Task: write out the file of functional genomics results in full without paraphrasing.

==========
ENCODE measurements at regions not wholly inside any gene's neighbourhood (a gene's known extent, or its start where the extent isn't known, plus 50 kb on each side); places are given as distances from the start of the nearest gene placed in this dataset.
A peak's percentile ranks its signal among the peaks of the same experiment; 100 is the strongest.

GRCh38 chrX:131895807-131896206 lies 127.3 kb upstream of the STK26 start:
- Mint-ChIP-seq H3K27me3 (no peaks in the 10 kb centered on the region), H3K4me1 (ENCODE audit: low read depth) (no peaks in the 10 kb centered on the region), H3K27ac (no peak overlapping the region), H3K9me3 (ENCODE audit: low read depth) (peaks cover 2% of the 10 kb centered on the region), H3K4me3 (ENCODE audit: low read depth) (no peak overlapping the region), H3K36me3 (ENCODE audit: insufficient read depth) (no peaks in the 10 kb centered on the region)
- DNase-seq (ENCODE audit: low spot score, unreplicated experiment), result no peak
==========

ENCODE measurements at regions not wholly inside any gene's neighbourhood (a gene's known extent, or its start where the extent isn't known, plus 50 kb on each side); places are given as distances from the start of the nearest gene placed in this dataset.
A peak's percentile ranks its signal among the peaks of the same experiment; 100 is the strongest.

GRCh38 chrX:131895807-131896206 lies 127.3 kb upstream of the STK26 start:
- Mint-ChIP-seq H3K27me3 (no peaks in the 10 kb centered on the region), H3K4me1 (ENCODE audit: low read depth) (no peaks in the 10 kb centered on the region), H3K27ac (no peak overlapping the region), H3K9me3 (ENCODE audit: low read depth) (peaks cover 2% of the 10 kb centered on the region), H3K4me3 (ENCODE audit: low read depth) (no peak overlapping the region), H3K36me3 (ENCODE audit: insufficient read depth) (no peaks in the 10 kb centered on the region)
- DNase-seq (ENCODE audit: low spot score, unreplicated experiment), result no peak